31. Glioblastoma multiforme: location, histopathology
    Cerebral hemispheres. Astrocytes stain for GFAP (just like pilocytic astrocytoma in kids). Bizzare, pleomorphic, pseudopalisading tumor cells; central necrosis and hemorrhage.
  32. Meningioma: histopathology
    Arises from arachnoid cells. Whorled pattern of spindle cells; psammoma bodies (calcification).
  33. Oligodendroglioma: location & histopathology
    Often frontal lobe, fried-egg appearance (round, dark nucleus & clear cytoplasm). Slow-growing & relatively rare.
  34. Bitemporal hemianopia
    Lose temporal halves of visual fields, which means lose nasal halves of retina -- the crossing fibers at optic chiasm. From pituitary adenoma or craniopharyngioma (both derivatives of Rathke's pouch).
  35. Pilocytic astrocytoma: location, histopathology
    Posterior fossa (ex. cerebellum). Astrocytes stain GFAP & form Rosenthal fibers -- eosinophilic corkscrew fibers. Benign; good prognosis.
  36. Medulloblastoma: location & histopathology
    Cerebellar; highly malignant. Can compress 4th ventricle. Ages 4-8. Rosettes: hyperchromatic nuclei, little cytoplasm.
  37. Ependymoma
    Poor prognosis, usually roof of 4th ventricle. Perivascular pseudorosettes.
  38. Hemangioblastomas
    Associated with von Hippel-Lindau, usually cerebellar (+ retinal angiomas in von Hippel-Lindau). Can make EPO.
  39. Glaucoma treatments
    • Decrease aqueous humor secretion: alpha-agonists (epinephrine, brimontidine) or beta-blockers (betaxolol, carteolol, timolol).
    • Increase outflow into canal of Schlemm: protaglandin (latanoprost) or cholinergics -- pilocarpine (emergencies), carbachol, physostigmine, echothiophate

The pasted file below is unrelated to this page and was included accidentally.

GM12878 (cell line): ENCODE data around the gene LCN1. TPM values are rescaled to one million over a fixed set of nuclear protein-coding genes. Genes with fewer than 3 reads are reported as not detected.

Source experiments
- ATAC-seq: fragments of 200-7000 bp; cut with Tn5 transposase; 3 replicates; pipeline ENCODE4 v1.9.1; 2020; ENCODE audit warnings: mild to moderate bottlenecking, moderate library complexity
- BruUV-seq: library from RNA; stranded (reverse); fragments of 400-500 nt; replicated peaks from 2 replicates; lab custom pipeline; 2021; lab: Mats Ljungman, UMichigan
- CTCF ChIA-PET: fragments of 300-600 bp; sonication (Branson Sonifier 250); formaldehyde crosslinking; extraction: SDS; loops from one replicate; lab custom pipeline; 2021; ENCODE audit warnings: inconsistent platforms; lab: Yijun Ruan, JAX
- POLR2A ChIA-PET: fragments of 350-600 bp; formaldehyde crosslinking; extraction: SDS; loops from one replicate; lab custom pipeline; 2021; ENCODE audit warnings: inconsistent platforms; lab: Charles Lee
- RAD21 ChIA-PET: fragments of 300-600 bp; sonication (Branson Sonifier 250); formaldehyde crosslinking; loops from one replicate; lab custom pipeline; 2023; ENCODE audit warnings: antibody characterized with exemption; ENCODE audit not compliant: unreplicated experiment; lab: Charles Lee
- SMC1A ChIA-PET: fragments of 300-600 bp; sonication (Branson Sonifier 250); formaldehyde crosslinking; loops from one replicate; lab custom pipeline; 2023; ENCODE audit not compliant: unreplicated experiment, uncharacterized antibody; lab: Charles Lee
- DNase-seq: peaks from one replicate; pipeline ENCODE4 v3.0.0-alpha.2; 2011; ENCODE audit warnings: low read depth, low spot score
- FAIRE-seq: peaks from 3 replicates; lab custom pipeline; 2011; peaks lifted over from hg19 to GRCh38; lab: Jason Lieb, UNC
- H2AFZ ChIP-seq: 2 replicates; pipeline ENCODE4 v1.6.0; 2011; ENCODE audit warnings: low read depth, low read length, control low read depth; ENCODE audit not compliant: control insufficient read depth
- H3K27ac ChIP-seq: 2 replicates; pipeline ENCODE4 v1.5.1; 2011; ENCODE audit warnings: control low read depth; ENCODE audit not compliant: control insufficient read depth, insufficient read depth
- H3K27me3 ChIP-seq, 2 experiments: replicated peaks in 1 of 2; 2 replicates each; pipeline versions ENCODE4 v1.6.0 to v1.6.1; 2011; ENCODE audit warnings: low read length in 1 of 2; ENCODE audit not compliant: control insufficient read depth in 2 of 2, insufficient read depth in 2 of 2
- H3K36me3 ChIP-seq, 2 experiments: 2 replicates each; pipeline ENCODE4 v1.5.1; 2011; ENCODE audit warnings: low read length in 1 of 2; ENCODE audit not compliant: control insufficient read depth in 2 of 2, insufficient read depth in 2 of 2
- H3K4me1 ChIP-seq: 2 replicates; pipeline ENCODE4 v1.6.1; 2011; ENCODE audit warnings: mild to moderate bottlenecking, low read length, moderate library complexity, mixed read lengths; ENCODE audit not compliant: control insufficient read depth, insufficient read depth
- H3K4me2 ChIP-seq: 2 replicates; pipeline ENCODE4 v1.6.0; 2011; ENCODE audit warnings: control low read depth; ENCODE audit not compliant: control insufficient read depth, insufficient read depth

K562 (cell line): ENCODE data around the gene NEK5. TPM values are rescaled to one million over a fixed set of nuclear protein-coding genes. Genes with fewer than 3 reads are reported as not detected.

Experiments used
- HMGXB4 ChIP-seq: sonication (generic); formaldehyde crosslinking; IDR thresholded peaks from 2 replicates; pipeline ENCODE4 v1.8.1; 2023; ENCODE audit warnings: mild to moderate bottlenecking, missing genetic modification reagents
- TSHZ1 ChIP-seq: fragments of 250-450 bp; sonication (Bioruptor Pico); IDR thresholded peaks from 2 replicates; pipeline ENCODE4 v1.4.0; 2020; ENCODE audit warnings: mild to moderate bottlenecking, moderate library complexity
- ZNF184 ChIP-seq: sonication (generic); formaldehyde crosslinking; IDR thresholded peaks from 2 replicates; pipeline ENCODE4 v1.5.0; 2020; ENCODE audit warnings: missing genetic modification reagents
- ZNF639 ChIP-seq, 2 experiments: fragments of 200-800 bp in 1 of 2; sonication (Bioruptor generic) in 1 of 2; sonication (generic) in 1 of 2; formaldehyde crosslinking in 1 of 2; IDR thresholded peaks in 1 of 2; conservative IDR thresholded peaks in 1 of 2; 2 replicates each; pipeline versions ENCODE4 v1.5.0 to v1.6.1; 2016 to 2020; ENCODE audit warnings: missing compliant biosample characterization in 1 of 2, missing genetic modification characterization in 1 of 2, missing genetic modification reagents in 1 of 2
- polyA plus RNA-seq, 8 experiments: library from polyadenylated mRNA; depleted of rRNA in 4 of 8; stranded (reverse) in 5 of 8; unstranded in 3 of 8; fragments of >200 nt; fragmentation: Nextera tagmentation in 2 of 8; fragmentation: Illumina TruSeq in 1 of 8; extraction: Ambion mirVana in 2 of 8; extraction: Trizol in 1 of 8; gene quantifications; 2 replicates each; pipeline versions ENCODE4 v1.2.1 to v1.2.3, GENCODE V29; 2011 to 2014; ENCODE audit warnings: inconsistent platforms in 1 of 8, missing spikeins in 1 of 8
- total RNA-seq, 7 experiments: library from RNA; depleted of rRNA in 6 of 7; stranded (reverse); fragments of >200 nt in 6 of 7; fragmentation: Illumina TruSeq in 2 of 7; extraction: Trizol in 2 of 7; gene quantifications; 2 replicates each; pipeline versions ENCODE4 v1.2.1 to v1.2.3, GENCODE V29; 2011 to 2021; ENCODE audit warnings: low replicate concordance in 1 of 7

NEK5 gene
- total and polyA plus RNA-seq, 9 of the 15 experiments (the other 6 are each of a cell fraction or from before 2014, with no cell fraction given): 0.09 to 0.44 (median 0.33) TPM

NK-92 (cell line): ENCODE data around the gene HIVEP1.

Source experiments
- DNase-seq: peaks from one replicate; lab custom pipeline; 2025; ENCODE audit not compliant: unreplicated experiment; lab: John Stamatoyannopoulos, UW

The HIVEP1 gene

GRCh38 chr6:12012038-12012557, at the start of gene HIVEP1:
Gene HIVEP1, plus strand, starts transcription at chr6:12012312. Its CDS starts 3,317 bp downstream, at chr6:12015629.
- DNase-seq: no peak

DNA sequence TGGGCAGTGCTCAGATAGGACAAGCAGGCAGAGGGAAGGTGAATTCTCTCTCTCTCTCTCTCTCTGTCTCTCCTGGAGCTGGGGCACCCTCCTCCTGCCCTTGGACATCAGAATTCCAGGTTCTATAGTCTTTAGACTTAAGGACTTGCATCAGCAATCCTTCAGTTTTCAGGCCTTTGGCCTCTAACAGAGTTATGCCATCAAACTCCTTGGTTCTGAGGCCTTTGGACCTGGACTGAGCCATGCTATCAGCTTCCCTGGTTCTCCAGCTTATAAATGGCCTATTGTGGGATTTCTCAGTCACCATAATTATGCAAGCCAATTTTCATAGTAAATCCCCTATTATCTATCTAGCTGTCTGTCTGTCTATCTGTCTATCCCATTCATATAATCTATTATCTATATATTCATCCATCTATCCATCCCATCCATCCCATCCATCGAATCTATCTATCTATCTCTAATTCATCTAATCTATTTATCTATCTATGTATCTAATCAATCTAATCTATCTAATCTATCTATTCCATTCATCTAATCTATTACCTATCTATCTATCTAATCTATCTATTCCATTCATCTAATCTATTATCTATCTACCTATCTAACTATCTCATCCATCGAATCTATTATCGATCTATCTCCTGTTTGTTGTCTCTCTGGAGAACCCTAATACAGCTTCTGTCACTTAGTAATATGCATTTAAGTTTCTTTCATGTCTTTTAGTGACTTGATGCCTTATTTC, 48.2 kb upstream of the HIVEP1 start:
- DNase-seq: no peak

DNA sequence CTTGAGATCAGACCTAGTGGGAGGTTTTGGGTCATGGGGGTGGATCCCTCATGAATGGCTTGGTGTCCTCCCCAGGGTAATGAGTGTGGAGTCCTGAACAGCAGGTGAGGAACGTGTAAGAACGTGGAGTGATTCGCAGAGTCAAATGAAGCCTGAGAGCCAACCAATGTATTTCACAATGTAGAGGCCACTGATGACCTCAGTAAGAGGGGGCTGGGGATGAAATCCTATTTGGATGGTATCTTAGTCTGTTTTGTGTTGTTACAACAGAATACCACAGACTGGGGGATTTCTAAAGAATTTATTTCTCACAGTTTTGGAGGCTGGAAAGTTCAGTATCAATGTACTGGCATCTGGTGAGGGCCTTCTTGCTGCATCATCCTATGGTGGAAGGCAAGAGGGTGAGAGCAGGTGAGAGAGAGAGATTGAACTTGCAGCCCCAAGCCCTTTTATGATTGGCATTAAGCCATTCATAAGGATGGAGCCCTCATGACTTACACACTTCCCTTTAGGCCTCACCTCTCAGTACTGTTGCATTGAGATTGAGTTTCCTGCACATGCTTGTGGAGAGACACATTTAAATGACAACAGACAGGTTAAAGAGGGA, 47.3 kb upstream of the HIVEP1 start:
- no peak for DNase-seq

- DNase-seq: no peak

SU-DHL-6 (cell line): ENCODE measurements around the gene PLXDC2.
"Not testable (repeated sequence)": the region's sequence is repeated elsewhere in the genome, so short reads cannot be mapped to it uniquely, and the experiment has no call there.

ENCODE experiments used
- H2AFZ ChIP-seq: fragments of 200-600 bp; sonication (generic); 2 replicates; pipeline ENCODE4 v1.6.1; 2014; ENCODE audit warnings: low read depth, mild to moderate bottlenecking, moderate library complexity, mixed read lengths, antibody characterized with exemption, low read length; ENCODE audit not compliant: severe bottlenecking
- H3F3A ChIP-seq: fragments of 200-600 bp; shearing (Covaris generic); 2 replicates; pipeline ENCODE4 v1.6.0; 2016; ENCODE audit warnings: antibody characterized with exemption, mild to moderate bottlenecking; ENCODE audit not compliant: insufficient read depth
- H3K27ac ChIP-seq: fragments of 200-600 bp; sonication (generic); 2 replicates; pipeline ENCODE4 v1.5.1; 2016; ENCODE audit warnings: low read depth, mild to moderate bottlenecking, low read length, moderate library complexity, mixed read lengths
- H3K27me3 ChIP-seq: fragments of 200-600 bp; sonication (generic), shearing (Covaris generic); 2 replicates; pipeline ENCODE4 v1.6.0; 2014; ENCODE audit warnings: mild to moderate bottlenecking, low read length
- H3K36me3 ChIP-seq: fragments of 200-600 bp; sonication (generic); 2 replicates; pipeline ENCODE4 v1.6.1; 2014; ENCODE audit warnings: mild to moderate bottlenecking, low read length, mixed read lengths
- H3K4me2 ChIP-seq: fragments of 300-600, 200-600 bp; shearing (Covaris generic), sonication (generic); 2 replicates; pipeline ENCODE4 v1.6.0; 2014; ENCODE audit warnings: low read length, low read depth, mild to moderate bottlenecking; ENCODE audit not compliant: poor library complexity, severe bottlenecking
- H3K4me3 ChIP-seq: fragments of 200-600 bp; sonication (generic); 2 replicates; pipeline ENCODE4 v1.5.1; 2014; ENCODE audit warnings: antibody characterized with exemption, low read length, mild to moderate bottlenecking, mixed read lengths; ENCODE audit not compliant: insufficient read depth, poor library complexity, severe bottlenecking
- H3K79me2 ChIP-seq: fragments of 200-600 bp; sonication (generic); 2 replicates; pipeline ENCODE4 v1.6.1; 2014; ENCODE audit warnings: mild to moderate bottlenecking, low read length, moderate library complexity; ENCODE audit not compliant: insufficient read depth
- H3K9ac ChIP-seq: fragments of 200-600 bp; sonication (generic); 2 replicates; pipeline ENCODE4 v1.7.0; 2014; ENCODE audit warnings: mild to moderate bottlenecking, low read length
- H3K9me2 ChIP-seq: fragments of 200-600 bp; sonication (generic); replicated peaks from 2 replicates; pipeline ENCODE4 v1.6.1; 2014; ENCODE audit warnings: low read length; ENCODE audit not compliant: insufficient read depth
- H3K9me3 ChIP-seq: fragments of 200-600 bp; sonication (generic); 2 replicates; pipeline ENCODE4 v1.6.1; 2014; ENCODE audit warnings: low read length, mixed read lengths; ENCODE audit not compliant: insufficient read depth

40. Butorphanol
    Agonist at opioid kappa receptors, but partial agonist at mu. (Orphan doesn't have a mom.) Use for pain; causes less respiratory depression than full agonists.
  41. Tramadol
    "Tram it all in"... inhibits serotonin & NE reuptake, also very weak opioid agonist.
  42. Status epilepticus: drugs
    • Phenytoin = prophylaxis
    • Benzodiazepines for acute
  43. Phenytoin MOA & toxicity
    Blocks Na+ channels. Living Large: Gum hyperplasia, double vision, induces CYP450, megaloblastic anemia, ataxia. Also peripheral neuropathy, hirsutism.
  44. Valproic acid
    Neural tube defects (not for use in pregnancy), rare liver toxicity, weight gain.
  45. Carbamazepine
    Teratogen, agranulocytosis & aplastic anemia (like chloramphenicol), induces CYP450
  46. Ethosuximide
    Absence seizures only. GI distress, SJS, urticaria.
  47. Lamotrigine
    All seizure types except absence. SE: SJS.
  48. Drug-induced SLE
    It's not HIPP to have lupus: hydralazine, isoniazid, phenytoin, procainamide.
  49. Induction of anesthesia is faster if...
    ...drug is less soluble in the blood.
  50. An anesthetic is more potent if... is more lipid-soluble (can penetrate BBB more readily)
  51. Prospagnosia
    Can't recognize faces
  52. Anosognosia
    Unaware of your own sensory & motor deficits -- large lesion of non-dominant parietal lobe
  53. Asomatognosia
    Deny ownership of half of body
  54. Alexia
    Reading impairment
  55. Ideomotor apraxia
    Can't follow a verbal command -- ex. can brush teeth spontaneously, but not after being asked to imitate someone who's brushing his/her teeth
  56. 2 structures damaged by uncal herniation
    CN III (blown pupil) & midbrain cerebral peduncle (hemiplegia)
  57. Arnold-Chiari type 1 malformation
    Cerebellar tonsils go thru foramen magnum; often asymptomatic.
  58. Arnold-Chiari type 2 malformation
    Abnormally small posterior fossa: Cerebellar vermis & medulla go through foramen magnum. Associated with myelomeningocele & syringomyelia (crossing spinothalamic fibers).
  59. Dandy-Walker malformation
    Abnormally large posterior fossa: 4th ventricle expands, with ependymal cyst
  60. Crus cerebri
    Midbrain, anterior to substantia nigra. Contains descending fibers from corticospinal & corticobulbar tracts.
Card Set